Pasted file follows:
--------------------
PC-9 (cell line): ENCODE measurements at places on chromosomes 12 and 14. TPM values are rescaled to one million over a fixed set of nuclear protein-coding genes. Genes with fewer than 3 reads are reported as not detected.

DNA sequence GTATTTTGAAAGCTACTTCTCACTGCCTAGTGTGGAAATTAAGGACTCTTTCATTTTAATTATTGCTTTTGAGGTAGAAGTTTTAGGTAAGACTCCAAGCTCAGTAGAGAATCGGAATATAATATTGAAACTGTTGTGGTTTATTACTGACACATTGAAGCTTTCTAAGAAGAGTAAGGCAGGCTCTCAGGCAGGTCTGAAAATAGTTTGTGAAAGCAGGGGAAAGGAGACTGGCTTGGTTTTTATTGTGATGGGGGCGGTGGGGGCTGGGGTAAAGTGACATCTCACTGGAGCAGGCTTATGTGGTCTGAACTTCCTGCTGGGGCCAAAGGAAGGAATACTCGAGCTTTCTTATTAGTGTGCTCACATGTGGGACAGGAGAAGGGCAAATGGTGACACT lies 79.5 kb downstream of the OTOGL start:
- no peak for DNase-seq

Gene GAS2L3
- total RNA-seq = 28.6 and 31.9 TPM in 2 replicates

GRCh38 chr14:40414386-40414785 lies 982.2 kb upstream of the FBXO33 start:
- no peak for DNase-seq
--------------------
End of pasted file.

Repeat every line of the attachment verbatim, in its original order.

PC-9 (cell line): ENCODE measurements at places on chromosomes 12 and 14. TPM values are rescaled to one million over a fixed set of nuclear protein-coding genes. Genes with fewer than 3 reads are reported as not detected.

DNA sequence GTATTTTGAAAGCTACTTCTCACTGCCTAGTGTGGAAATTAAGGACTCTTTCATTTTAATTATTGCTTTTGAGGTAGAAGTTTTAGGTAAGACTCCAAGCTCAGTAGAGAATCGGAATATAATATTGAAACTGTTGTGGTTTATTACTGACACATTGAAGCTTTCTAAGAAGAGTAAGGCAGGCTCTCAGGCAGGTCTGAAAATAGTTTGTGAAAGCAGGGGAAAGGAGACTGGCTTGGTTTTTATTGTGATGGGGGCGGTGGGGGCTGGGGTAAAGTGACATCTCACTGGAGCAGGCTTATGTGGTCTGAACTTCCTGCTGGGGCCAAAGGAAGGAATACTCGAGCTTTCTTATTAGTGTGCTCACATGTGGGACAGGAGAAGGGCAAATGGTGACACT lies 79.5 kb downstream of the OTOGL start:
- no peak for DNase-seq

Gene GAS2L3
- total RNA-seq = 28.6 and 31.9 TPM in 2 replicates

GRCh38 chr14:40414386-40414785 lies 982.2 kb upstream of the FBXO33 start:
- no peak for DNase-seq